Akullo and Monty draw from a diverse variety of sources for their replies, with accredited scientific material supplemented by more user-friendly offerings such as the Instagram accounts @iheartericka, assembled by sex educator Ericka Hart, and @blkwomenshealth, which describes itself as "the only national organization dedicated solely to improving the health and wellness of our nation’s 21 million black women and girls."
"One thing we try to do is to recognize that a lot of times, the sex education system is made for only one population, the white male population," Akullo allows. "That's seen as dominant. So when we're presenting information, we make sure we're representing people of color, queer people, people with differently abled bodies."
Just as important, they take every question seriously, including ones that may not have been intended that way.
"Some of them are jokes, definitely," Monty concedes. "But people can hide behind humor. So we try and treat everything like a real question and make the most out of it in terms of educating people. And adding humor is good, because it helps people feel a little more comfortable talking about and hearing about sex. It's lighthearted while also being authentic and real about what people are actually asking. That helps change the conversation from one of negative humor and shame to one that's non-judgmental and shame-free."
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An example of Horny the Sex Box's tone can be found in the answer to the question, "Are butt plugs dangerous?" It reads: "If you use your butt plug correctly, they’re not! It’s always important to make sure you are buying body-safe toys, whether that’s butt plugs or something else. Experts suggest starting small and using lube because the anus does not self lubricate. It’s also NECESSARY to have a flared base so the toy can be easily taken out. Silicon, glass and stainless steel are good materials to use as they are easy to clean. Butt plugs are toys that create pleasure and are good to use as prep for anal sex. (WARNING: If your non-flared base sex toy gets stuck in your butt GO TO THE HOSPITAL)."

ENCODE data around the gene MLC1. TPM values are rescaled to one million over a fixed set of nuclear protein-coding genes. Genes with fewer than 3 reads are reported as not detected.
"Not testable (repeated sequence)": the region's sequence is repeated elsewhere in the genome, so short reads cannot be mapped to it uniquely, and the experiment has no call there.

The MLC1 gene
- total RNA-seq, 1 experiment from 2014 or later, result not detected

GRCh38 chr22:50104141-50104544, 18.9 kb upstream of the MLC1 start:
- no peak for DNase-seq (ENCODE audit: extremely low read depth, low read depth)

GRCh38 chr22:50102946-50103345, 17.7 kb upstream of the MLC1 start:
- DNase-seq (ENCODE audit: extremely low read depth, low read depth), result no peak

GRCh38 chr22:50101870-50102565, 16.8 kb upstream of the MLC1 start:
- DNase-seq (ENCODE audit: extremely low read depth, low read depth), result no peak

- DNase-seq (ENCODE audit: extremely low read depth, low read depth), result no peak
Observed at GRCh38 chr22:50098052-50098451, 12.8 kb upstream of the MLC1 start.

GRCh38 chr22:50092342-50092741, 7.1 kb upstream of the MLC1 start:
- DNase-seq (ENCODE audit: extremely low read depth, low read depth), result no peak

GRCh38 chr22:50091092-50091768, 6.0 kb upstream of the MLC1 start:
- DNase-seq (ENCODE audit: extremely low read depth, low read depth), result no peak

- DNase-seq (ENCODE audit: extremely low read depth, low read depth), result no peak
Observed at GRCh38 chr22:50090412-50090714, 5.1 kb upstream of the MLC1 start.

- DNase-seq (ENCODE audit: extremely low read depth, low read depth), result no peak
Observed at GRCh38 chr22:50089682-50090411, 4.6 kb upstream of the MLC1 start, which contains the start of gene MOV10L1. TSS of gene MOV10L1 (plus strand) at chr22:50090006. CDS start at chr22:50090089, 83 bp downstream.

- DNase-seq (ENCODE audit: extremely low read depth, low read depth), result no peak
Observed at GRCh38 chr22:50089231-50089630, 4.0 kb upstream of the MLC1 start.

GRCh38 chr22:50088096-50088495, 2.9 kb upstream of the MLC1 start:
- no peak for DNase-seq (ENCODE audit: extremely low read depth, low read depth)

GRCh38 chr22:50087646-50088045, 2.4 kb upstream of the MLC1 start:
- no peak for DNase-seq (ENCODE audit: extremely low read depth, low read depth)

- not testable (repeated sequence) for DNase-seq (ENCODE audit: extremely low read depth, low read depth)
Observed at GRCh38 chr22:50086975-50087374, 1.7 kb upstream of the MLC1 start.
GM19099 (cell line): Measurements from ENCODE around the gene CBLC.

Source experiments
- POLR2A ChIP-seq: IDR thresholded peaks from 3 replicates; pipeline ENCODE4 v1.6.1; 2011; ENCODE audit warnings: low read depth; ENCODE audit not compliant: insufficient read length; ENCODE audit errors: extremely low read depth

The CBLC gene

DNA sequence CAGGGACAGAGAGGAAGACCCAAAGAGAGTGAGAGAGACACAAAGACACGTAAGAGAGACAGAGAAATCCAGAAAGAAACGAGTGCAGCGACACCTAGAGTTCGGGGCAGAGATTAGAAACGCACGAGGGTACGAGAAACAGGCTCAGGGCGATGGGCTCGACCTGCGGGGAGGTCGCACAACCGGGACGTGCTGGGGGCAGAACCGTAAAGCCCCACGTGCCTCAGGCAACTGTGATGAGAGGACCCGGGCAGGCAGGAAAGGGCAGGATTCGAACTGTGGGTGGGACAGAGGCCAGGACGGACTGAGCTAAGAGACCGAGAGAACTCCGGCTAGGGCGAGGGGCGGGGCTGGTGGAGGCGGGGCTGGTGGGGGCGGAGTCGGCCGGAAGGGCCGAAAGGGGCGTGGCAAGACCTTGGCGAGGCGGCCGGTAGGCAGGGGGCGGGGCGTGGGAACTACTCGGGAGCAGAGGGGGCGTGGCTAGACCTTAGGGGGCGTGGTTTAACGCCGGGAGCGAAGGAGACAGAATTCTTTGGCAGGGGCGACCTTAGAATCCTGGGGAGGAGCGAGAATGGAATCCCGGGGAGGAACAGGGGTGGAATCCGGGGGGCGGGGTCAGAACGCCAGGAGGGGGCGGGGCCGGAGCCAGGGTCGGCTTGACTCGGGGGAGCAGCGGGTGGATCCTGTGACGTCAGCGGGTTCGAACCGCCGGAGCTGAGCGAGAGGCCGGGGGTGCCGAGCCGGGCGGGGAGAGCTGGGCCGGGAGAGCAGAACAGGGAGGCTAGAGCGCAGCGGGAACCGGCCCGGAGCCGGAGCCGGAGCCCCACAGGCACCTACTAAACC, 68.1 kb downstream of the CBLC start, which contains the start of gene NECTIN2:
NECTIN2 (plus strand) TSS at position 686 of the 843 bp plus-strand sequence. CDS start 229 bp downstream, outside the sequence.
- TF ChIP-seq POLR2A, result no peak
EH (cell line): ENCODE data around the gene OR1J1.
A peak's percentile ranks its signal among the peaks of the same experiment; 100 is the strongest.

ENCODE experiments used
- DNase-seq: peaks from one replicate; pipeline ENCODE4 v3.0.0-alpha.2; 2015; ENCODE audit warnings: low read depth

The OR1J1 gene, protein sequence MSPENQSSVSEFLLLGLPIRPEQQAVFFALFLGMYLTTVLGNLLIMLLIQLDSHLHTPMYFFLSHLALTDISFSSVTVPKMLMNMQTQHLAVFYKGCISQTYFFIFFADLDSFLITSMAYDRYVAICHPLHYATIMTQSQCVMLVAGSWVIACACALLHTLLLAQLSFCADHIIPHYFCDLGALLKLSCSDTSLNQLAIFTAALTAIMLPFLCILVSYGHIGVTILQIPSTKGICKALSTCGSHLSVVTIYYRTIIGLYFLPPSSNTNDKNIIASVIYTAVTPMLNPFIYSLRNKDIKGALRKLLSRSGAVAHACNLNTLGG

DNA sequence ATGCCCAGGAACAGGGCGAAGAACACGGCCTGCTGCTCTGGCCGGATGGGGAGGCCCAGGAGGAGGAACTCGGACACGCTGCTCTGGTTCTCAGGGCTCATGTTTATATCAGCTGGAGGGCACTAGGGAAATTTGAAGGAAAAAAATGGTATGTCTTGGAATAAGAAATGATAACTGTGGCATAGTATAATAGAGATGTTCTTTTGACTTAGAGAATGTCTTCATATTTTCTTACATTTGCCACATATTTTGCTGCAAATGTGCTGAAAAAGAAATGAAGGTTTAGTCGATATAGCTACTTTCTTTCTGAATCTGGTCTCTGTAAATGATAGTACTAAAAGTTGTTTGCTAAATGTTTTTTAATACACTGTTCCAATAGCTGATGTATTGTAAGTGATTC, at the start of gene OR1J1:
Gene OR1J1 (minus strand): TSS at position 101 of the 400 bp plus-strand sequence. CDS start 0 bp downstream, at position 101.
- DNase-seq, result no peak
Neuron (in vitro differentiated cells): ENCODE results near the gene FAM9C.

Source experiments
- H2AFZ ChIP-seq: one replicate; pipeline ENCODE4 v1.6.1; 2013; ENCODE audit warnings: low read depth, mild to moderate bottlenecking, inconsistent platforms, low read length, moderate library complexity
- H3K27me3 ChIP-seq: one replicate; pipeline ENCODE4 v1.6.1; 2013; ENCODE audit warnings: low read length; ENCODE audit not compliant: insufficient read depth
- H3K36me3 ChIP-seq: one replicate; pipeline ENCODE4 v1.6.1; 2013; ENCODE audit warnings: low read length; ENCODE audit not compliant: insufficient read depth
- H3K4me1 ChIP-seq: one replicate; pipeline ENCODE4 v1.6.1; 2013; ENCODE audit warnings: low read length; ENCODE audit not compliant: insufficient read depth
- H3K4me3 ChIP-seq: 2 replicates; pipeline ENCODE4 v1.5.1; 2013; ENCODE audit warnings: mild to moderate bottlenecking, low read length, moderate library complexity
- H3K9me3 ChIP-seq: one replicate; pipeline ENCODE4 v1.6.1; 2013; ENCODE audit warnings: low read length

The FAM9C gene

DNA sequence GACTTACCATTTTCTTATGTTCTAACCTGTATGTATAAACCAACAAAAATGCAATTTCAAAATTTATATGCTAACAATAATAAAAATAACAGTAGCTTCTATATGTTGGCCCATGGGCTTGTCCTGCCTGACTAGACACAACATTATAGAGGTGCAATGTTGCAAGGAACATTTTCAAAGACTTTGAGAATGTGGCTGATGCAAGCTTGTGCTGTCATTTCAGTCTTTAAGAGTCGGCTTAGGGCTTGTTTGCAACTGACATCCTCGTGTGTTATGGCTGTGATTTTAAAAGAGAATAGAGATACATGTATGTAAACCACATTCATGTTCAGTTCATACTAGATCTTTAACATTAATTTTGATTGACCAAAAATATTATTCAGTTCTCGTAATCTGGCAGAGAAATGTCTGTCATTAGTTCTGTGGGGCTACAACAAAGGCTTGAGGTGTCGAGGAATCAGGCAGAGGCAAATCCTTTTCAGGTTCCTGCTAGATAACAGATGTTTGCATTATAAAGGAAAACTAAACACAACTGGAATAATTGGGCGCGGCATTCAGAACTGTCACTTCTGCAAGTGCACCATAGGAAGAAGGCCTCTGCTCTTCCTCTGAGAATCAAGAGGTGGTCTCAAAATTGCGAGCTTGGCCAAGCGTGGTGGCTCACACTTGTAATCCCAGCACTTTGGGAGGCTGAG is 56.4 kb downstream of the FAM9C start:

Not every query is so physical in nature, Akullo confirms. "We get specific questions about the proper ways to use condoms or sex toys. But we also get a lot of questions surrounding hook-up culture, like 'What do I do if I left an article of clothing at somebody's house when we were sleeping together?' and 'If your partner has an STI, how do you have a conversation about being tested and treated?' We also get a lot of questions about sexual preferences. And we feel that when you're destigmatizing sex in general, people are able to be more true to themselves and experience better health outcomes, too."
Like Monty, Akullo will be graduating later this month, and she's currently exploring a number of positions in the public-health field. Meanwhile, Monty has applied to the Peace Corps and is hoping to start work as a community-health specialist in Cameroon this September. Before they matriculate, however, they hope to find ongoing Fort Lewis students who will keep Horny the Sex Box alive.
"I'm excited to pass the torch," Akullo confirms. "And if there's anyone who's inspired by this and wants to start up a project at their college here in Colorado or wherever they are, we'd be happy to speak with them. I think if this keeps spreading, we'll see more education and more people being healthy."